PhD SWBio DTP Cholinergic modulation of cerebellar dependent motor learning


Closing date: 
03 December 2018
Zaf Bashir

The improvement of motor skills with practice occurs through motor learning in the cerebellum and is required for everyday life. Acetylcholine (ACh) is required for learning and memory and regulation of sleep/wake cycles. An extensive network of cholinergic fibres courses throughout the cerebellum but little is known about the significance of ACh projections to the cerebellum. This project will test the hypothesis that cholinergic projections from the pedunculopontine nucleus (PPN) to the cerebellum regulate synaptic and neuronal function to bring about encoding, consolidation and maintenance of motor learning during different phases of sleep and wake. The student will join an interdisciplinary team of 7 postdocs and 8 PhD students supervised by Profs Bashir and Apps. The hypothesis will be tested directly using in vitro and in vivo electrophysiological methods, optogenetic manipulation of cholinergic inputs to cerebellum, behavioural investigation of motor learning and computational modelling. The in vitro methods allow the study of cellular mechanisms in ways not possible in behaving animals, whereas the awake in vivo animal experiments allow study of neural circuits and their functional and behavioural significance. The brain slice and whole animal work will be mutually reinforcing. In vivo work: forelimb motor learning paradigms will be used in freely moving animals.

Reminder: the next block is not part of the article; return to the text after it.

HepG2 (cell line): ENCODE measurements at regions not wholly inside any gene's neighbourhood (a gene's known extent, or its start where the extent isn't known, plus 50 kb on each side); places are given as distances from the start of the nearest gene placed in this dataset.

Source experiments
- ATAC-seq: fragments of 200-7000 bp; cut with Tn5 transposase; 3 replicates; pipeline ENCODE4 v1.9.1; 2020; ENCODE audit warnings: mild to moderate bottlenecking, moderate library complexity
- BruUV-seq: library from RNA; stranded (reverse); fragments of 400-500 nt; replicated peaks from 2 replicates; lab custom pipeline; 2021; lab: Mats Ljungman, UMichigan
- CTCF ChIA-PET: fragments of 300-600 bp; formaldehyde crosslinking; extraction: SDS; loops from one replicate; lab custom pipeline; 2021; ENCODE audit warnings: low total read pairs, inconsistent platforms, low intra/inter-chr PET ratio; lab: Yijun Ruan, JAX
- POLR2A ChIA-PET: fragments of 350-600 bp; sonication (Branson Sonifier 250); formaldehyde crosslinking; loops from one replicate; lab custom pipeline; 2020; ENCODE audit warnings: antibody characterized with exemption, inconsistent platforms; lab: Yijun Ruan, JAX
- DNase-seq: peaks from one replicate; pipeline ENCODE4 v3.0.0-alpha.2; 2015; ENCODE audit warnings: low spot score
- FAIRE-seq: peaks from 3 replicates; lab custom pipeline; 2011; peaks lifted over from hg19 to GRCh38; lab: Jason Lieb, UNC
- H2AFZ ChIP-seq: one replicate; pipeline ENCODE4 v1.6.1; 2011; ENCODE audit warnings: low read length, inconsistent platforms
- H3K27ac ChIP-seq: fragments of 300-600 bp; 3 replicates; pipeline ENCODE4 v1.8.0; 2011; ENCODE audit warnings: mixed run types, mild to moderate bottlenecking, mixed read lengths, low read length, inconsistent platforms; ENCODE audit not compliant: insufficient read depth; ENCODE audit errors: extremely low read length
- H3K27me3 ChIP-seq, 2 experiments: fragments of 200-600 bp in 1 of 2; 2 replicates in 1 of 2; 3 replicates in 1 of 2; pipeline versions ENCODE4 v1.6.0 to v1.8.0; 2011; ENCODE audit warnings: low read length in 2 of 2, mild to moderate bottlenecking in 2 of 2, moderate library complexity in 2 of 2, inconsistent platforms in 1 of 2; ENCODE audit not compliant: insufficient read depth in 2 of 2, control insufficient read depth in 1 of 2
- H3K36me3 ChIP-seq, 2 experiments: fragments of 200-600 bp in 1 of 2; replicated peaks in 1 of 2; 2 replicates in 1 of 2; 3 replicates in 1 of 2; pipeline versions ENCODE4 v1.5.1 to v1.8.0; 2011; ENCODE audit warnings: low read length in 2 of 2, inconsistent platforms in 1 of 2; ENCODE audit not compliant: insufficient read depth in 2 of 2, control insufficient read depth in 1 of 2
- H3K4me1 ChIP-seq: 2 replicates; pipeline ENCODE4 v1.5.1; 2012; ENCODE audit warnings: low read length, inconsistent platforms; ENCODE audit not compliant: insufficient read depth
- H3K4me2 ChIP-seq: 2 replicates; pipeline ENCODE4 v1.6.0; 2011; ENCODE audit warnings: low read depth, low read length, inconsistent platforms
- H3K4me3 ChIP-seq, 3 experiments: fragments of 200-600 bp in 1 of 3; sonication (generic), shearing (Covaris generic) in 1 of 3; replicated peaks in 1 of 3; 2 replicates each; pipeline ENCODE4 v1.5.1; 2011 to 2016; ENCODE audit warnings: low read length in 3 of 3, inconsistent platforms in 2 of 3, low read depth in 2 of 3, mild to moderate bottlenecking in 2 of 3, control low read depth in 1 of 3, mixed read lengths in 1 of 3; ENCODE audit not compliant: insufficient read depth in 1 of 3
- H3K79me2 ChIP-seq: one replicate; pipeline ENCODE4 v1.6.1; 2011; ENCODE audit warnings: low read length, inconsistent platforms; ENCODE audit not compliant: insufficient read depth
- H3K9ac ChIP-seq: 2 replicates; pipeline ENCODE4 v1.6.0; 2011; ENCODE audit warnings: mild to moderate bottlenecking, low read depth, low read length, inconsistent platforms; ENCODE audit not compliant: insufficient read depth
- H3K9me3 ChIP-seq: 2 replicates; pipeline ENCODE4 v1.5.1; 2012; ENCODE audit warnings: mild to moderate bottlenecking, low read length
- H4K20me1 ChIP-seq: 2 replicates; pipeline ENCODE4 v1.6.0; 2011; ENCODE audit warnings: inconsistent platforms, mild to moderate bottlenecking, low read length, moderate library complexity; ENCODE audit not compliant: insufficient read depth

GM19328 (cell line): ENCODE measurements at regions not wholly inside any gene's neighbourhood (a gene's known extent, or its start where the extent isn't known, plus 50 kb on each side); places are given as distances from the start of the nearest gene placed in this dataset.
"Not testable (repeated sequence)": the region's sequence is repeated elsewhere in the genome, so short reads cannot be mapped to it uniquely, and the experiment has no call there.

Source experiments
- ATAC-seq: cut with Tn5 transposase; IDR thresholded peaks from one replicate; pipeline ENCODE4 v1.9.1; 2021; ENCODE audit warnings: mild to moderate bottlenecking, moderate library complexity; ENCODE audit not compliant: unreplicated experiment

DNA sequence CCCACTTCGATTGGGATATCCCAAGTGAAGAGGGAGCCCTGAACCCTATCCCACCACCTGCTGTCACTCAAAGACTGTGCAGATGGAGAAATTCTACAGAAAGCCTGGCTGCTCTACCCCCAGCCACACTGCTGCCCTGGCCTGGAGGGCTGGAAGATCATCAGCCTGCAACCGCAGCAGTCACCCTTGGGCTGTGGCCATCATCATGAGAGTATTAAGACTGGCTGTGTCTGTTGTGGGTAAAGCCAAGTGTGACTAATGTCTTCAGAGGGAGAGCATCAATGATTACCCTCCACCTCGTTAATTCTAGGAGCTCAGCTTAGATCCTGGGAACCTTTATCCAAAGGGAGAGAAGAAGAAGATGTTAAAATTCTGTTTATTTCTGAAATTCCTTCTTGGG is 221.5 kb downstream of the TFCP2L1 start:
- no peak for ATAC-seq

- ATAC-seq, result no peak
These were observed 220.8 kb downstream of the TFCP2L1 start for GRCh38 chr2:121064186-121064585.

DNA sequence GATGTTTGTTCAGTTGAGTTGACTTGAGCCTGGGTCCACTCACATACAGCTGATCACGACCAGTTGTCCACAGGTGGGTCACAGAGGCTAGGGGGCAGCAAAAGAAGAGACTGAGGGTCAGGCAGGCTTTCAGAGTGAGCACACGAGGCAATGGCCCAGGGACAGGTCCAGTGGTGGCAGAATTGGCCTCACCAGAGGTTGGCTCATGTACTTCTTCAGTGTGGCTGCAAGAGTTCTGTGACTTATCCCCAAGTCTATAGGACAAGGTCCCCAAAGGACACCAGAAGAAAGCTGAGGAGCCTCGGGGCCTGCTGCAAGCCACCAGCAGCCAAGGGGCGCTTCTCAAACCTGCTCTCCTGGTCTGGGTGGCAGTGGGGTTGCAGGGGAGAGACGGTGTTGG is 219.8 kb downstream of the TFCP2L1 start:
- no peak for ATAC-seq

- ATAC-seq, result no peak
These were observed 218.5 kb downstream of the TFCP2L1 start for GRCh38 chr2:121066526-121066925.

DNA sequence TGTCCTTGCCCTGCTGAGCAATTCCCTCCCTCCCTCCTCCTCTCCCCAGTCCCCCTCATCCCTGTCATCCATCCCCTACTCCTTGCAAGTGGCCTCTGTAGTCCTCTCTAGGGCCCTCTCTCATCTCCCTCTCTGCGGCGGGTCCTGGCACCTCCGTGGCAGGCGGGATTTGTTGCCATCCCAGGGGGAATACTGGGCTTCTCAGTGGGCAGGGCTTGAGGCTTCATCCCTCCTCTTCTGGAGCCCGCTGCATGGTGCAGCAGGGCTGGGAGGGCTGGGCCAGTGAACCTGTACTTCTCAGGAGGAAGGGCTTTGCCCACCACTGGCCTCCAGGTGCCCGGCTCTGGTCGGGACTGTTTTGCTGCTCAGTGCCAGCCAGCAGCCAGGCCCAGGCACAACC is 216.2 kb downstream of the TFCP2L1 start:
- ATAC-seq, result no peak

Rats will be chronically implanted with tetrodes in the PPN, cerebellar cortex and/or cerebellar nuclei to monitor single unit and LFP activity during motor learning. Pharmacological antagonists and/or optogenetic manipulation of cholinergic inputs will determine the role of different ACh receptor subtypes and the timing of ACh inputs during learning.

In vitro Work: whole cell patch clamp recordings from cerebellar slices combined with optogenetic stimulation of ACh inputs will investigate how ACh controls: i) intrinsic properties; ii) synaptic inputs; and iii) the plasticity of these synaptic inputs in Purkinje cells and CN output neurons to provide an essential foundation for understanding molecular, cellular and synaptic mechanisms by which ACh controls cerebellar function. The in vitro and in vivo data will be implemented within a biophysical model to test hypotheses of ACh modulation of cerebellar neuronal networks.

Together results from this project will forge new understanding of how ACh controls cerebellar function to bring about motor skills that are essential for everyday life.